New recommendations issued for use of cetuximab in colon cancer therapy

Jul 16, 2010

In a report published in the July 2010 issue of the American Society for Clinical Oncology Post, new recommendations on the use of the drug cetuximab have been issued after officials halted enrollment in a phase III clinical trial in patients with spread of colon cancer into regional lymph nodes whose tumors had been surgically removed.

Based on earlier studies, cetuximab is now indicated for treatment of patients with advanced whose tumors do not have a mutation in the KRAS gene. KRAS is one of a series of genes along a pathway that can lead tumors cells to grow, divide and evade signals that shut the cells down causing their death. Based on the results in advanced disease, researchers had hoped to see similar benefits when cetuximab was added to a standard chemotherapy regimen in earlier stages of colon cancer. However, ongoing analysis during the clinical trial found that patients receiving the combination therapy had no significant improvement in survival compared to standard therapy.

Cetuximab is a monoclonal antibody that inhibits epidermal (EGFR) - a cell signaling pathway that contributes to . The drug is given by intravenous infusion for treatment of metastatic colorectal cancer and . Previously, researchers found that patients with a mutated KRAS gene - about 40 percent of those with metastatic colon cancer - do not respond to the EGFR inhibitors currently in use.

However, the genetic test for KRAS mutation was not standard until this trial was well underway. Patients enrolled before KRAS testing were segmented from those in the rest of the study and analyzed separately, said Richard Goldberg, MD, chief of the division of hematology/oncology at the UNC-Chapel Hill School of Medicine, who presented the results for this group of patients.

"We expected that patients with the genetic mutation would not respond to cetuximab, and that is what we found," said Goldberg, who is also physician-in-chief of the N.C. Cancer Hospital.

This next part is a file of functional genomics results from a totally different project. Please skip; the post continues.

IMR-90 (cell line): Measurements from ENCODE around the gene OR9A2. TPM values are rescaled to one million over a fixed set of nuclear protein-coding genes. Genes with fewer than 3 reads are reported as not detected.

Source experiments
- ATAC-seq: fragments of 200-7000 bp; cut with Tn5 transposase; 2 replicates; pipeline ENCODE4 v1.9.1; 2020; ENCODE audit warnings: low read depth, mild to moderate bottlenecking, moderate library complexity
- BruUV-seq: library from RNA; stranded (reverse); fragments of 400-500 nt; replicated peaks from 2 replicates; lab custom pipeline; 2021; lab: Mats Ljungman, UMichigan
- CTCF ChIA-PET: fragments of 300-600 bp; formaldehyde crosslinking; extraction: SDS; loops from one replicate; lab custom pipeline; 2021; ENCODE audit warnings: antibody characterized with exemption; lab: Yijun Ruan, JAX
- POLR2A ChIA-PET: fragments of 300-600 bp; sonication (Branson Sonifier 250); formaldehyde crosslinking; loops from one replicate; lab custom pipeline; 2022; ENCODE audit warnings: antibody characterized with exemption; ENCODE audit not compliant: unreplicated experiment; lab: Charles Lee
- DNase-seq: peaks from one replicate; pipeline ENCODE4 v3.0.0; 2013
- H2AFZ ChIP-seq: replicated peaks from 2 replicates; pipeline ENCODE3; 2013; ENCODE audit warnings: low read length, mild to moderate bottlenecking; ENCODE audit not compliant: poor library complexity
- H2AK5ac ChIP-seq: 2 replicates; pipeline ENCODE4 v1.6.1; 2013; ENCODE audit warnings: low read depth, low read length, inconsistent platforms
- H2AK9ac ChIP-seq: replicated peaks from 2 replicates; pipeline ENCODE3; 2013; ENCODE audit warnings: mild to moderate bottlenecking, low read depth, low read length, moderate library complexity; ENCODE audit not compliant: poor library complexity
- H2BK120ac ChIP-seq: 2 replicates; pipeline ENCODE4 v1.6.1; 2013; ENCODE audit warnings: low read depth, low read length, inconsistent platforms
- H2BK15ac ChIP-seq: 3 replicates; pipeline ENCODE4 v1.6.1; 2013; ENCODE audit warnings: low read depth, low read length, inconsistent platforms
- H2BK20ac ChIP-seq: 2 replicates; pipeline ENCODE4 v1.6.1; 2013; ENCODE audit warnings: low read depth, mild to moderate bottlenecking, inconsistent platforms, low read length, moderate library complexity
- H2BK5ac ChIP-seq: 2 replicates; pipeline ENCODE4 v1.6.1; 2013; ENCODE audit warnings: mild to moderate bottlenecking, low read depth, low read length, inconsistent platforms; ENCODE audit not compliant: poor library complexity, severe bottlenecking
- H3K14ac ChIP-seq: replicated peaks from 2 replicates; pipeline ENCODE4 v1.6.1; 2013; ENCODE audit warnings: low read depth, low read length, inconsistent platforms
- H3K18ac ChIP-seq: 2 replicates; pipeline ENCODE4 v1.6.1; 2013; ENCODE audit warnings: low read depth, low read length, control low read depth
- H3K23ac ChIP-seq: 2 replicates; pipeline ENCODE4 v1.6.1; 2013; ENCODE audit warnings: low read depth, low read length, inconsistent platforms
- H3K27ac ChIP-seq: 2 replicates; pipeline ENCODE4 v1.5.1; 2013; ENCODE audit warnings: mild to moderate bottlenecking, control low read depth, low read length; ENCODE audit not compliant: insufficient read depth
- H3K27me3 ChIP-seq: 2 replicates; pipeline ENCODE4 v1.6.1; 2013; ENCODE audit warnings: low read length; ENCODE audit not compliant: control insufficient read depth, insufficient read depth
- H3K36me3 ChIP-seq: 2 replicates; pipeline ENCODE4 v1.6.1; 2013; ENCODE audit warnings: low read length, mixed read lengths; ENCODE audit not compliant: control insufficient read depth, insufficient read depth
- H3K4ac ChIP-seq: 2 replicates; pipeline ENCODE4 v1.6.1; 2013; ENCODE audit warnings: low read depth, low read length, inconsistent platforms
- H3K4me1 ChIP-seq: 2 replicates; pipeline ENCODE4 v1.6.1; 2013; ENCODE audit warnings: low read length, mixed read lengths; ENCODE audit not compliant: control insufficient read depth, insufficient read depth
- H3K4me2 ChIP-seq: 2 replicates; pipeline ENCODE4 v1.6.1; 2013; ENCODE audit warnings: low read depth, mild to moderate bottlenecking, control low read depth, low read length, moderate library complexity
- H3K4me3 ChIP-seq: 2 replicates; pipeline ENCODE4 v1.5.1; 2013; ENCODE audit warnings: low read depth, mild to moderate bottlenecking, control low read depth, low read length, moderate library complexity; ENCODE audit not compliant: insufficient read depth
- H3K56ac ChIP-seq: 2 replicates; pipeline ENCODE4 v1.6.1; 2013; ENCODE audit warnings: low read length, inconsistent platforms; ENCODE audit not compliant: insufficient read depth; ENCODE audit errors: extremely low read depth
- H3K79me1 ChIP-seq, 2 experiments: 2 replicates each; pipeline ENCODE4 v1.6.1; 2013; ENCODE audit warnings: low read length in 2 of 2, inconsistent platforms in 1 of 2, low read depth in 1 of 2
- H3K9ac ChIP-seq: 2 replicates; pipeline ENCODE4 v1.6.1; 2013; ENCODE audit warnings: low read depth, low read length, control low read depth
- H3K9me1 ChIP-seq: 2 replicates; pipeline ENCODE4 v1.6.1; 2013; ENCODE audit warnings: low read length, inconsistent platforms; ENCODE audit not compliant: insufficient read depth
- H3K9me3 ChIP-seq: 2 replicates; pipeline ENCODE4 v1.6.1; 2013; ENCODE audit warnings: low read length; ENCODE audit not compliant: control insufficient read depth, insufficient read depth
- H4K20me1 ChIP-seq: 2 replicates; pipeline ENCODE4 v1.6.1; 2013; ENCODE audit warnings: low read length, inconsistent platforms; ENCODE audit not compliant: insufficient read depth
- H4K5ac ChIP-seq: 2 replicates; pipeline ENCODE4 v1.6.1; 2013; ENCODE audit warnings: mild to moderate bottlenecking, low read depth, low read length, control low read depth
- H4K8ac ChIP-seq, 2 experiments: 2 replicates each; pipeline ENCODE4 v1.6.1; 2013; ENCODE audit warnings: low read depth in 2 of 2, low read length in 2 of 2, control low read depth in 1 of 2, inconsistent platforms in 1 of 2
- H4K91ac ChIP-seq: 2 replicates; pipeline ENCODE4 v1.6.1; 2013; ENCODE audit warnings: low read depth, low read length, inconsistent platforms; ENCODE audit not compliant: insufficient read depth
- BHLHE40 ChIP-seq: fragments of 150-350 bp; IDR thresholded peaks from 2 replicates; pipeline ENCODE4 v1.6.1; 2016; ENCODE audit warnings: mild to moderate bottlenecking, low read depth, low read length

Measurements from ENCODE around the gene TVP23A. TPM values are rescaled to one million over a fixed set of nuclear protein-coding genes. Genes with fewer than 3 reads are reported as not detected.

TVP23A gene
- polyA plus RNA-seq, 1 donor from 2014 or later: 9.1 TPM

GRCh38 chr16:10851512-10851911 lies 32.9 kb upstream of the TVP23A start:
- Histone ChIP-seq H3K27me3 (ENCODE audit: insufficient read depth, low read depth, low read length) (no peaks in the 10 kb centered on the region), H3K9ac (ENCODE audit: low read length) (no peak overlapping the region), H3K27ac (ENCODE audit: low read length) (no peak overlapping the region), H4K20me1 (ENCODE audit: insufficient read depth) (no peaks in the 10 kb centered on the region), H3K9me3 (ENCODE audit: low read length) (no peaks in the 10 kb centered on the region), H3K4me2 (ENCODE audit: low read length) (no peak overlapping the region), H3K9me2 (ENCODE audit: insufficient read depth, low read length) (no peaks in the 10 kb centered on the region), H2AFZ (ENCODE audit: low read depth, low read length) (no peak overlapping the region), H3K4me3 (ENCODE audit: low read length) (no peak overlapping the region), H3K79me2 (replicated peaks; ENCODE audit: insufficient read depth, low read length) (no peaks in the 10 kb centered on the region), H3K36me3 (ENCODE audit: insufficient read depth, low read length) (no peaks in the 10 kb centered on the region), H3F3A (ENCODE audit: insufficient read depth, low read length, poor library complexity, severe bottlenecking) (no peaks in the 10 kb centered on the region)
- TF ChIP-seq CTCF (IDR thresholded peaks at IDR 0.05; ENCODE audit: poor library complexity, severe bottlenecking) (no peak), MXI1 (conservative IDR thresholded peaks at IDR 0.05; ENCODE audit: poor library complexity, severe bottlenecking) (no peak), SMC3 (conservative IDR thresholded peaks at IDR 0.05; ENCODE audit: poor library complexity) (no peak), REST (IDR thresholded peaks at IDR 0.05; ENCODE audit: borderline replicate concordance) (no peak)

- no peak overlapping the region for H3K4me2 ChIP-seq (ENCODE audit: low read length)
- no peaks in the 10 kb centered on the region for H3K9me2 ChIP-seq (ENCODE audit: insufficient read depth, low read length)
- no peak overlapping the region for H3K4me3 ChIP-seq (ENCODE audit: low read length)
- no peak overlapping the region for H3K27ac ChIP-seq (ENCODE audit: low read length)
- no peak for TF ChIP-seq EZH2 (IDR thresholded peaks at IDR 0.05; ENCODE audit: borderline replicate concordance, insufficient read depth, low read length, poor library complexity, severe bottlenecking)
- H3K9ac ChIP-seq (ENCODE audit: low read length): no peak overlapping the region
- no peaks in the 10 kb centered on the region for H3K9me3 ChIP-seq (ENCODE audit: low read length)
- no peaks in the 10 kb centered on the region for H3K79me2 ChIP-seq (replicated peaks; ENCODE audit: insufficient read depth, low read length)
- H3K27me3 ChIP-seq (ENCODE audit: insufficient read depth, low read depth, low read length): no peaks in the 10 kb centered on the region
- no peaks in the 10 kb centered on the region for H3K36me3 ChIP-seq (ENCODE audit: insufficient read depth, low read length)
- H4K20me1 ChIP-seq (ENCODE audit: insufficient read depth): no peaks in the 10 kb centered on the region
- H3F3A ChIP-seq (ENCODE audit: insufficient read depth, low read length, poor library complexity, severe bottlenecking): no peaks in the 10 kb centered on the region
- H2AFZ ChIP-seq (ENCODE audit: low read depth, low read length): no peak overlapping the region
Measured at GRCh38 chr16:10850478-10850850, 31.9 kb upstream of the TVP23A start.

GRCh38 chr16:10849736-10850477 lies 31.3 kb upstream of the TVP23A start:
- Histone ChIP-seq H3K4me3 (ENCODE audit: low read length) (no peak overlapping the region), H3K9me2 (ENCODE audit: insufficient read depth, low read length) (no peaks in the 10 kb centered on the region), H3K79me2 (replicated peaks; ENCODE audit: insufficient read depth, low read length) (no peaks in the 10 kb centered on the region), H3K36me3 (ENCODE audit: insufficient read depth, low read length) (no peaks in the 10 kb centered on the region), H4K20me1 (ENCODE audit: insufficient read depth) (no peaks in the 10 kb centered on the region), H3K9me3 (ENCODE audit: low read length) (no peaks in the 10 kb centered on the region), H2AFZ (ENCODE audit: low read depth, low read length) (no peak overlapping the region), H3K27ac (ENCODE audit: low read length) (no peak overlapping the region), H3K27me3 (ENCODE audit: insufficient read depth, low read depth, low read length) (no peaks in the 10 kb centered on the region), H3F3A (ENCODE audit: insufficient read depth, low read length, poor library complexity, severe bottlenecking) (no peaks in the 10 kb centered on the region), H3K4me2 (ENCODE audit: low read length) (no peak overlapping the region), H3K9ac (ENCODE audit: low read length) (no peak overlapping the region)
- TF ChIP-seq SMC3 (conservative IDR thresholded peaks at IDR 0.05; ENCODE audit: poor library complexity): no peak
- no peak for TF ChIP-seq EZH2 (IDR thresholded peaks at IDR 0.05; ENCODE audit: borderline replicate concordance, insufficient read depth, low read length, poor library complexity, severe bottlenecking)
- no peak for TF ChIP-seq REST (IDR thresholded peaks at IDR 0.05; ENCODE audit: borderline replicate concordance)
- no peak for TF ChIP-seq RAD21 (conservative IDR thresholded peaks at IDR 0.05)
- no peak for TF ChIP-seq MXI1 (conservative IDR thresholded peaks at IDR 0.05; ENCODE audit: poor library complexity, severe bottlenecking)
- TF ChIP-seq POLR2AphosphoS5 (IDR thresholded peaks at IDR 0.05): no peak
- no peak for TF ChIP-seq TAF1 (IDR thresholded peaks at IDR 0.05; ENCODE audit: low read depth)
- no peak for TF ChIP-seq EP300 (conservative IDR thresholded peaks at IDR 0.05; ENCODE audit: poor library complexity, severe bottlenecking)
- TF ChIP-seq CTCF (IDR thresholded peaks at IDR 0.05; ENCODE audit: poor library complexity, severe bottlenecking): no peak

"However, even the patients in the study whose tumors did not harbor the KRAS mutation did not benefit significantly from the combination therapy and the standard treatment proved to have the best results. We also found that the was more toxic and the side effects of treatment - especially in older patients - negatively impacted their ability to complete the standard treatment," he added.

The researchers issued a recommendation that should not be used in patients with stage III . It remains a valuable tool in treating patients with advanced colorectal cancers whose tumors do not harbor a KRAS mutation and can either be administered as a single agent or with chemotherapy.

Explore further: Survival differences seen for advanced-stage laryngeal cancer

add to favorites email to friend print save as pdf

Related Stories

Recommended for you

Survival differences seen for advanced-stage laryngeal cancer

20 hours ago

The five-year survival rate for advanced-stage laryngeal cancer was higher than national levels in a small study at a single academic center performing a high rate of surgical therapy, including a total laryngectomy (removal ...

Gene test aids cancer profile

Nov 27, 2014

The first round of chemotherapy did little to suppress Ron Bose's leukemia. The second round, with 10 times the dose, knocked the proliferating blast cells down, but only by half.

Hospital volume not linked to costs of cancer surgery

Nov 26, 2014

(HealthDay)—Hospital surgical volume does not appear to correlate with Medicare payments for cancer surgery, according to research published online Nov. 24 in the Journal of Clinical Oncology.

User comments : 0

Please sign in to add a comment. Registration is free, and takes less than a minute. Read more

Click here to reset your password.
Sign in to get notified via email when new comments are made.